It sure would. Which is why these things perpetuate themselves. The more entrenched they are, the greater the effort required to upset them; often you really need a shake-up from the outside, because once you’ve settle into a habitual lifestyle it’s always easier to maintain it than to change. Habit is universally easier than novelty. You have to open your eyes one day and realize that you’re simply not getting what you want out of life, then light a fire under your ass and force the changes you desire; that’s the only way to overcome this inertia. On rare occasions you may stumble into these redirections, or get them forced upon you from outside, but that’s not the norm. Sorry. Life is pain. Change is hard. Only you can make it happen.

Now, in all fairness, I should acknowledge something here, and that’s the possibility that being different does have some intrinsic value, or that being the same has some downsides. This is true. The world is more interesting with uniqueness and variety, and a whole lot of the same stuff gets a little tedious. This is the position that the twisted fork up there has taken to excess, and that I’m arguing against, but it does have something going for it. What’s missing from this interpretation is the flip side: there are nice things about being different, but also not-so-nice things. It isolates you from others. It pushes you to do things for no reason other than irreverence. As for advantages to being mainstream, the stereotypical football captain with the cheerleader girlfriend can probably tell you all about them. Both sides have things going for them, and neither one is the moral high ground.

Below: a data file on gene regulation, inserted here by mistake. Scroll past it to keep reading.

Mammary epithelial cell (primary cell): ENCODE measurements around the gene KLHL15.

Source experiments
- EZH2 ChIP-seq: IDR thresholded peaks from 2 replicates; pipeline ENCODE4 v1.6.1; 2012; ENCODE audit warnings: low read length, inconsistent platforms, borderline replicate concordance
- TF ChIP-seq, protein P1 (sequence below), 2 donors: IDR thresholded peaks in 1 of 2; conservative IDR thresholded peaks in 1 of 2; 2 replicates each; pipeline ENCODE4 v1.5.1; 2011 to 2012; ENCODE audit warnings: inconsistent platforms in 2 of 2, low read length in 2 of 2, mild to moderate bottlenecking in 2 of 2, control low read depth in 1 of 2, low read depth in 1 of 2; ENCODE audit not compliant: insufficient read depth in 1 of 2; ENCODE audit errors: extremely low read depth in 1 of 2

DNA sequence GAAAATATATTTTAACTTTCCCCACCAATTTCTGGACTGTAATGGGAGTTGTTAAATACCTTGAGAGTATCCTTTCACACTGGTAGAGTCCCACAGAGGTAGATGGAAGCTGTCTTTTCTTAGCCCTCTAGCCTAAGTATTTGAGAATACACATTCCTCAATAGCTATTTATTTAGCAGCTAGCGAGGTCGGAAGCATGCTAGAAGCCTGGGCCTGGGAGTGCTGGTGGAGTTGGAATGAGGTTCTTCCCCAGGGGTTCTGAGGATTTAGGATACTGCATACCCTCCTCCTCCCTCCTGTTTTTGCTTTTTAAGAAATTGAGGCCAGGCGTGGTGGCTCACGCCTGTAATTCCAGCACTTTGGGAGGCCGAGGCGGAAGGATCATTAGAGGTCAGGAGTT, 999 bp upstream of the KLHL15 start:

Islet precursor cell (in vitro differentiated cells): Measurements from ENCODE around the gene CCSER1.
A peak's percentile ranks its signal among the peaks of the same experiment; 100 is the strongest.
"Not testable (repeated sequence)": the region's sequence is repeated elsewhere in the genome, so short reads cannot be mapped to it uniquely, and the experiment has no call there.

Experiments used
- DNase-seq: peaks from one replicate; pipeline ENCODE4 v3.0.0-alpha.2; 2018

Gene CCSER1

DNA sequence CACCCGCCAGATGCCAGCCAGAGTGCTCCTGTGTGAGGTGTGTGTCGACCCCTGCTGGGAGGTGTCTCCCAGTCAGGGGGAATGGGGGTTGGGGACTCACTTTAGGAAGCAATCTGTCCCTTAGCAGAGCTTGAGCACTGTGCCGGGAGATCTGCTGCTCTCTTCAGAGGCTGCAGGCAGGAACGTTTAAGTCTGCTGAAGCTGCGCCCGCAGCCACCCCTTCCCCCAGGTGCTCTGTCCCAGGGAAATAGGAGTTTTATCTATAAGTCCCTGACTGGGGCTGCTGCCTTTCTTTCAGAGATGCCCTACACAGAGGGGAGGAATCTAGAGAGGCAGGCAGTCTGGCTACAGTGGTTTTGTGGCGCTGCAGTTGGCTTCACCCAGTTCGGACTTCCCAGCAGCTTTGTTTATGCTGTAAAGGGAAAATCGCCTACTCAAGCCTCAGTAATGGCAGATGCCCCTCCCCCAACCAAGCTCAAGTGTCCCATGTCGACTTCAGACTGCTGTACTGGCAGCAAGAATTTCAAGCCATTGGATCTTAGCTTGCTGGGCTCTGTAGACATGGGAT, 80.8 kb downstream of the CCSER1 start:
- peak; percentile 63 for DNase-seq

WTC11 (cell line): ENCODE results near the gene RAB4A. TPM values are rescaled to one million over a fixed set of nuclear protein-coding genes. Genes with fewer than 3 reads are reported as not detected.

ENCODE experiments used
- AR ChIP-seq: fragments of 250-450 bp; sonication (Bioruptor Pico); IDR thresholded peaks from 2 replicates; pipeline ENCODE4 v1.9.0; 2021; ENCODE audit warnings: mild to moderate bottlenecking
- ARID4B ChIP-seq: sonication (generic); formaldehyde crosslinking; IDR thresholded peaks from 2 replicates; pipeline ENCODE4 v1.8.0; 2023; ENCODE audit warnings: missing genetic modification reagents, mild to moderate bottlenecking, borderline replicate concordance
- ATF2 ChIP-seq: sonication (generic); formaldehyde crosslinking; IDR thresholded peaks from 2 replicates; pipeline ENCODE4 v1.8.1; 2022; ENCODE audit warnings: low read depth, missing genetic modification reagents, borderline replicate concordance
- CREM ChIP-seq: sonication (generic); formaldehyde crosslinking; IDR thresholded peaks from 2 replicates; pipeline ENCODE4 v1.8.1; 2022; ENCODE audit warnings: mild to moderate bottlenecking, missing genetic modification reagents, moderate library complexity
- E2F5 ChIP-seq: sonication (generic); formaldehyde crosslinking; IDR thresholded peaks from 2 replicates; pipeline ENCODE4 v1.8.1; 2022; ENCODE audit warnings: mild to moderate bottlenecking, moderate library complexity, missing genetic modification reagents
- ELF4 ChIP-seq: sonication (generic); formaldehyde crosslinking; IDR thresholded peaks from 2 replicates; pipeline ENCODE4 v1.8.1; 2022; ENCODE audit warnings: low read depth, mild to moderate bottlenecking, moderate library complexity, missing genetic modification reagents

So what’s the answer? Simple. Unless you’re intentionally trying to shake up the world with a shock to the status quo or some such artistic position, don’t seek out uniqueness. Likewise, don’t avoid it. There are pros and cons of both sides, so just go with the one you prefer, and make that evaluation on a case-by-case basis rather than across the board.

But here are the two points that the geeks need to emphasize. First, you must try the options; you cannot simply stand on your comfortable habits and ignore the alternatives. No matter how you ended up in the place you are now, or how long you’ve been there, you can still experiment with the alternatives. Second, starting with the mainstream option is usually the best method. There is a reason that everyone’s doing it, and acknowledging this means accepting that you might be into it too, not assuming that you won’t.